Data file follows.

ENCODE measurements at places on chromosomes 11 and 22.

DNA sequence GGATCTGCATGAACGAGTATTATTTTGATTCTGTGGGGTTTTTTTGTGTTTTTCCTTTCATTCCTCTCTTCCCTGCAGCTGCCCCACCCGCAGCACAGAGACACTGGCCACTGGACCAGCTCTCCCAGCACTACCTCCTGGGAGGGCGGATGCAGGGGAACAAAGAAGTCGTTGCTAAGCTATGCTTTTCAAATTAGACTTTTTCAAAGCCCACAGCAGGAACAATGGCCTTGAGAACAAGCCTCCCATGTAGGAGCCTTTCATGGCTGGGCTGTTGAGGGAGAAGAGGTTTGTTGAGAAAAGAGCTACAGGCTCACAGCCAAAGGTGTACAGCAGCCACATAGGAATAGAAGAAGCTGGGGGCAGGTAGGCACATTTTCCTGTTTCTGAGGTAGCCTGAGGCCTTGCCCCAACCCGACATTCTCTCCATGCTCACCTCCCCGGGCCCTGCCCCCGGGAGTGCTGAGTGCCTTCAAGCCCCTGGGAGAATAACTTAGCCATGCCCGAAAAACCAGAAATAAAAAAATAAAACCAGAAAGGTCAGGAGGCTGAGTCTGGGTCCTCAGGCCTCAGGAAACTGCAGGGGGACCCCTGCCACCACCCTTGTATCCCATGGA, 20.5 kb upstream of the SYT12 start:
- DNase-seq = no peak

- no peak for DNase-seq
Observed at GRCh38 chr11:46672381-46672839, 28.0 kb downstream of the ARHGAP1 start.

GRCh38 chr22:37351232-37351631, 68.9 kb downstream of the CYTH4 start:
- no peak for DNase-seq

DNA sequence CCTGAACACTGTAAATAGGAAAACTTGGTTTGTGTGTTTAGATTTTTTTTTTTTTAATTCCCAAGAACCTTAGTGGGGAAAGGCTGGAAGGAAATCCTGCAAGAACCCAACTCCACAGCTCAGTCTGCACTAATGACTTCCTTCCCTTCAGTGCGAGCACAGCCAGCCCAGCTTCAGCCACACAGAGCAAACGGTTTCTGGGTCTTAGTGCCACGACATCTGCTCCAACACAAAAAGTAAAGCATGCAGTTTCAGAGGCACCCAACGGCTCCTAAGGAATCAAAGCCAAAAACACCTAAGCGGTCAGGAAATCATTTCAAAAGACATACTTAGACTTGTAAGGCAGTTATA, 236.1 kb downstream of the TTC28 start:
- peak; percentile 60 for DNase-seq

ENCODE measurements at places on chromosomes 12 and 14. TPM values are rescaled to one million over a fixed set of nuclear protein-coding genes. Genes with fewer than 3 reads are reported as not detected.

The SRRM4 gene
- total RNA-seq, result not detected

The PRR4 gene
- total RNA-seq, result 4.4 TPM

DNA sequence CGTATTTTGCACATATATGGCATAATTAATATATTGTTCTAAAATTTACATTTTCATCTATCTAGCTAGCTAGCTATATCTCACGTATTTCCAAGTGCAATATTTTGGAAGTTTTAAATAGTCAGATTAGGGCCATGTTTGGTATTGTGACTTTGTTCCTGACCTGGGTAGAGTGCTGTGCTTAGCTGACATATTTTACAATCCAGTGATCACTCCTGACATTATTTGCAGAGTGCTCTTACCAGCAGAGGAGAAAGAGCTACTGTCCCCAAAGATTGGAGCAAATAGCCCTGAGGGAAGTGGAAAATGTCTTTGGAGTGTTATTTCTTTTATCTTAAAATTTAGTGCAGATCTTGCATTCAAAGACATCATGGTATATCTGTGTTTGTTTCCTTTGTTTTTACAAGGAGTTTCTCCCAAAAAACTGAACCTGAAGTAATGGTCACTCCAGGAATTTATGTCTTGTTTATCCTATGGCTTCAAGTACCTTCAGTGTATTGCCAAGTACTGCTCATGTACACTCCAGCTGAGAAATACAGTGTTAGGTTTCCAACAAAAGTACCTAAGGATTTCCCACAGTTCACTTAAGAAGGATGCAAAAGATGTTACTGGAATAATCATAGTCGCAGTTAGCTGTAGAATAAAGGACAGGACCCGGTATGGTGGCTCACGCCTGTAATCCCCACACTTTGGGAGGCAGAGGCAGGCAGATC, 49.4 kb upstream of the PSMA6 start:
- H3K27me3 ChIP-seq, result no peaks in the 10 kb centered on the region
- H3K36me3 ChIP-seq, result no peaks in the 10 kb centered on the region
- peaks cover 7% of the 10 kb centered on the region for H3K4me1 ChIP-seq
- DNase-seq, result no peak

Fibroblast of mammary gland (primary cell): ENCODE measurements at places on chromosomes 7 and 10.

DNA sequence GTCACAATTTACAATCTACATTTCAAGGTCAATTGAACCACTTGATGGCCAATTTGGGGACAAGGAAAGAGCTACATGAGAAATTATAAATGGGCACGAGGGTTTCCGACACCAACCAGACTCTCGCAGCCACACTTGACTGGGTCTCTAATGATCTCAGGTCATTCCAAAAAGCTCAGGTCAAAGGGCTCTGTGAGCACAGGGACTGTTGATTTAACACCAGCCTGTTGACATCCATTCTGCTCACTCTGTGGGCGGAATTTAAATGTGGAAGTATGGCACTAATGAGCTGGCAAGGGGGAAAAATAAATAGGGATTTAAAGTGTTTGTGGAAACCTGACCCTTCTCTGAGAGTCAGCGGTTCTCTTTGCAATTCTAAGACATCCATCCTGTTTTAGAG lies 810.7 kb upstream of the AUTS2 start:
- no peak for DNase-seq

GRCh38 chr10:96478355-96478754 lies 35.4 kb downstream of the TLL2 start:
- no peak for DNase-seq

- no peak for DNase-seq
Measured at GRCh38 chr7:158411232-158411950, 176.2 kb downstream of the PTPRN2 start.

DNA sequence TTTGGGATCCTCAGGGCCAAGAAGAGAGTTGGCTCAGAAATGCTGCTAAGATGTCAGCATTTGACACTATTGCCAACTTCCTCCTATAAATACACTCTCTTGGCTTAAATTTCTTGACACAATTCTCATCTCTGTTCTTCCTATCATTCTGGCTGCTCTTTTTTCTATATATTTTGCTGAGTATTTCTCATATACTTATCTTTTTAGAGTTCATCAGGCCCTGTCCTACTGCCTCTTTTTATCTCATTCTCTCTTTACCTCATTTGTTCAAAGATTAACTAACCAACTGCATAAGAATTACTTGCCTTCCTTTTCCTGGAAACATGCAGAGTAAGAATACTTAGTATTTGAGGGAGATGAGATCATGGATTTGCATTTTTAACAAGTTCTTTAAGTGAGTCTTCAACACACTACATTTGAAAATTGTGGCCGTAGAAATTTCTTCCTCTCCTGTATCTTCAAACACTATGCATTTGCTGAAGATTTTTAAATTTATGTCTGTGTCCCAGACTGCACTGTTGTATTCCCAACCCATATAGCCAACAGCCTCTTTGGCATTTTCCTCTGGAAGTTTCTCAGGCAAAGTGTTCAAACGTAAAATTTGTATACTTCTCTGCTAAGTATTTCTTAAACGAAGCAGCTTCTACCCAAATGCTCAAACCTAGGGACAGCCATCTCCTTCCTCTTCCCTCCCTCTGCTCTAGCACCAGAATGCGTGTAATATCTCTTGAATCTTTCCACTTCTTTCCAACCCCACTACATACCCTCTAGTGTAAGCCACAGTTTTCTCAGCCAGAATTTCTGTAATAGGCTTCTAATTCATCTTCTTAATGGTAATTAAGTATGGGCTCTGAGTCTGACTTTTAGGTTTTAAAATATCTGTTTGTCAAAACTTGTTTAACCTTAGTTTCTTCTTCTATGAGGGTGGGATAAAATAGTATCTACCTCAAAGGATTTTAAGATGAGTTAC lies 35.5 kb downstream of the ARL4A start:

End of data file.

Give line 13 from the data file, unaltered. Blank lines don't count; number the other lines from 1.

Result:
The PRR4 gene